20 October 2014

Wash up USA

Jamie and Hanna Bear have done a reasonable job of telling you what we have done on our trip through the East Coast of the USA. Generally their reports were light hearted and not to be taken seriously. They replaced the necessity of writing postcards and I hope gave you some pleasure. This Blog is my own wash-up report of the trip and thoughts on what I found and did not find.

I should begin by saying I regret deeply not going sooner. Hanna, since my circumnavigation had encouraged me to plan a visit. I kept putting it off and then since 2010 I was not happy at the thought I should be so far away from her, when her health was clearly on the decline. Last year, she noticed how restless I was and understood instinctively that it was because we had not been travelling abroad since 2010. She knew that all my life I have been moving on every two years or so and needed constant change and new things to see and do, to feel content and happy. Against my judgement she persuaded me to book the flights and had wanted to help me plan it in detail. She would then have enjoyed the tales I told and the pictures I had taken afterwards. Now it is too late and I almost feel I have denied her the pleasure of it all. She was, however, with me in spirit the whole of the way.

I was most fortunate in my choice of travel companion. George, was patient with me and we got on like a house on fire. I shall always be grateful to him for coming along. There were times when I felt that I was dragging him to places I wanted to see and not ones that he wanted to. He never complained and at the end understood the overall idea I had of following the history of this huge country in an effort to understand it. He did all the driving, because he wanted to, had fun doing so, and I did all the navigating. Very early as a junior officer I learnt that officers do not drive, but are driven, so I was happy to let George drive me too. This combination of tasks worked well and I got better at navigating and less stressed when I made a mistake as we went along. I discovered that my iPad works as a navigation tool even when not connected to the Internet. One can plan the route before, while on-line and then set off and it will show you where you are. I used Google Maps and another Map App to good advantage, once I understood how they worked.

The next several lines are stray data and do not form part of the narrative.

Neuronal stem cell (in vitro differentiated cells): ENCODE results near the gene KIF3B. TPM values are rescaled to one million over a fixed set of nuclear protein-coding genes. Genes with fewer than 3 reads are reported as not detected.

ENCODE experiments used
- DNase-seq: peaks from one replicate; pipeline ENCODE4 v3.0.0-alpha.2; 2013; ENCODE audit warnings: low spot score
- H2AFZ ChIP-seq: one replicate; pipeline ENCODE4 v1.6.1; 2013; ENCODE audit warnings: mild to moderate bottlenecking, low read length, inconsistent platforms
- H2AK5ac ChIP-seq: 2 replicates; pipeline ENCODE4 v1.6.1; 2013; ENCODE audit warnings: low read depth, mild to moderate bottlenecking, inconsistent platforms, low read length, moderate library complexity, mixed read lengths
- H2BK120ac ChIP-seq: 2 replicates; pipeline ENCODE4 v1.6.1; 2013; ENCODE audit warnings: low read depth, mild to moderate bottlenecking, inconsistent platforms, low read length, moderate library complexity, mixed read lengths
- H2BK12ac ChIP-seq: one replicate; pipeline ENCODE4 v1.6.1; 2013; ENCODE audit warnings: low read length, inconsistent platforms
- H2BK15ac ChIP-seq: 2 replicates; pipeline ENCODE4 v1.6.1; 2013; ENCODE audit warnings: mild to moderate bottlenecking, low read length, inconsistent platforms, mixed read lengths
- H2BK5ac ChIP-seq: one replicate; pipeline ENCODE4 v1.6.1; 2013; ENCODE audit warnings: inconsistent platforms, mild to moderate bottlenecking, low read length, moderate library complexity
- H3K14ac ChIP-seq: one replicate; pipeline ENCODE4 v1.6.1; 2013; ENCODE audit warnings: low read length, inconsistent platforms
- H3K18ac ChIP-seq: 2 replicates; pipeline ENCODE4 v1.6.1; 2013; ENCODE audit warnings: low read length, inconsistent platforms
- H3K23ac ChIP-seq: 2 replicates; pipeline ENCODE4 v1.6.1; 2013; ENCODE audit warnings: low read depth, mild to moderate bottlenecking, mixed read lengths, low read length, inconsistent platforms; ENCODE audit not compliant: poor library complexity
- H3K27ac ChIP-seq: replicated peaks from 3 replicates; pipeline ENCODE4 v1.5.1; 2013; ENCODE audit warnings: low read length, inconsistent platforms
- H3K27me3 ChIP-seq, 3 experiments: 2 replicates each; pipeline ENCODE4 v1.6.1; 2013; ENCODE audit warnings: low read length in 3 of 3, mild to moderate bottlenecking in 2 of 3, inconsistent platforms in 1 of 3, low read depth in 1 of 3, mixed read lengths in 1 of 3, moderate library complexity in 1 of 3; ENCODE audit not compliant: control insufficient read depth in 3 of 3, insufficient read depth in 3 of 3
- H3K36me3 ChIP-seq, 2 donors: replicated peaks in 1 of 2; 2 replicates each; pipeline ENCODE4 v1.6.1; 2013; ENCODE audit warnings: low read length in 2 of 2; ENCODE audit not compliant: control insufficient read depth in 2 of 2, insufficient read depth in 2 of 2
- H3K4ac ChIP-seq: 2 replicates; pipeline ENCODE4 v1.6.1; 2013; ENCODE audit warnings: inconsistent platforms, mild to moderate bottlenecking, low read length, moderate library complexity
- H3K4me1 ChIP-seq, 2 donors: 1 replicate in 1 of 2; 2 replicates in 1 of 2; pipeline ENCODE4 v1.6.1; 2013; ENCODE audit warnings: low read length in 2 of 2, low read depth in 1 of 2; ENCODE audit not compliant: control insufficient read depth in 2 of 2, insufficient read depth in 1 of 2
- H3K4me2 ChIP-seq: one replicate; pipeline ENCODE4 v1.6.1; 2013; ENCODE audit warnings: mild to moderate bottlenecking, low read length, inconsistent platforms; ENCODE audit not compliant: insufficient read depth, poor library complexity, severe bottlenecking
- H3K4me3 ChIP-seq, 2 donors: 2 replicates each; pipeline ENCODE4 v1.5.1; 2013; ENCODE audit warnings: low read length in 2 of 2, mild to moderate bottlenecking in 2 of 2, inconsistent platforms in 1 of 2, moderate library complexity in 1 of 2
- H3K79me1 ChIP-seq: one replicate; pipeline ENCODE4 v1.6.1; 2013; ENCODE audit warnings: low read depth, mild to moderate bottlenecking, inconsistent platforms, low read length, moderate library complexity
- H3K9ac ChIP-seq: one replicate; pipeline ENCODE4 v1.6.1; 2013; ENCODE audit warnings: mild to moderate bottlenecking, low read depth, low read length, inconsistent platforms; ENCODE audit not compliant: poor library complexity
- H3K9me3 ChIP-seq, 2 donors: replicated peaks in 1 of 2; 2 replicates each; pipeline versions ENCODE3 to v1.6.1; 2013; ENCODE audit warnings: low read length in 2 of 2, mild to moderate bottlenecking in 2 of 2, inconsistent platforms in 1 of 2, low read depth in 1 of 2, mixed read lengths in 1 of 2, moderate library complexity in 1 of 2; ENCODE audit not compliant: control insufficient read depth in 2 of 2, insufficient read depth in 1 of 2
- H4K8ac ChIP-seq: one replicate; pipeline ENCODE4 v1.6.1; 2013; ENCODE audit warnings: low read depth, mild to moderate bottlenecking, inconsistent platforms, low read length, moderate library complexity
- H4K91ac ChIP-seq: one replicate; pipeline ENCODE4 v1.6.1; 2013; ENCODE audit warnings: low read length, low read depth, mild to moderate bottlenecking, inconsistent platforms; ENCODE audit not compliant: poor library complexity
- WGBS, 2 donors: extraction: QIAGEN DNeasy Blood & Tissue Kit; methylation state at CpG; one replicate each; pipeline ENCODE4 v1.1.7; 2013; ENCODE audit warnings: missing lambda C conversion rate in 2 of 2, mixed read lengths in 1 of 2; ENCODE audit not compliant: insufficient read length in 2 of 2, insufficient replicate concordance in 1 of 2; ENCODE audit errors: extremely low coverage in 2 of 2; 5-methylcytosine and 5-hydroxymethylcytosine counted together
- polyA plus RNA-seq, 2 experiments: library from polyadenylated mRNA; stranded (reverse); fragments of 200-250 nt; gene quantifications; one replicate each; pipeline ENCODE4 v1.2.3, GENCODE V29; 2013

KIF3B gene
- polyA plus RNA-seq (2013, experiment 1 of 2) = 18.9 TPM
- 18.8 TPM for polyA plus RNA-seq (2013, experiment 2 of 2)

Driving and navigating in America is easy. The difficulty, if there is one, is in judging the distances when one is so used to measuring in kilometres. The signs are over generous in saying when a junction is coming up, which can be confusing sometimes. Otherwise if you can read English you can get about. However, the country is huge and the distances are great, so there were a few days when we had long ways to go. In all we drove 3066 kilometres.

I had three main aims in coming to America. Firstly to see my friend Brec again. We had got close during our crossing of the Indian Ocean and while in Malaysia when our first attempt failed. I last saw him in Gibraltar in 2002, but when we met again after 12 years it was as if we had parted yesterday. He and his wife Sandy, were very generous and gracious hosts. It was the undoubted highlight of my trip being with him, seeing his studio and having a short sail on his lovely little yacht OTTER. We will not wait another 12 years before we see each other again either.

My second aim was to photograph the autumn vegetation, the “Indian Summer,” or “Fall” leaves. I did not get the ultimate picture I was looking for, but I do not think I was cheated as we passed through many beautiful valleys and forests as we drove. If anything we were a little early for the best vegetation colours, or a little too far south and should have gone up to Vermont for the best of it.